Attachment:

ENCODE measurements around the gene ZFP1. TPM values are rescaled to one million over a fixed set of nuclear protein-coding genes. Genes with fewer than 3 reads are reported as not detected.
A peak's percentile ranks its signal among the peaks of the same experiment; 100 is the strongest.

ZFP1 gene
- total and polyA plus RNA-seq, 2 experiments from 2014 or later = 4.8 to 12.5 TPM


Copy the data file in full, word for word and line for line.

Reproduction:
ENCODE measurements around the gene ZFP1. TPM values are rescaled to one million over a fixed set of nuclear protein-coding genes. Genes with fewer than 3 reads are reported as not detected.
A peak's percentile ranks its signal among the peaks of the same experiment; 100 is the strongest.

ZFP1 gene
- total and polyA plus RNA-seq, 2 experiments from 2014 or later = 4.8 to 12.5 TPM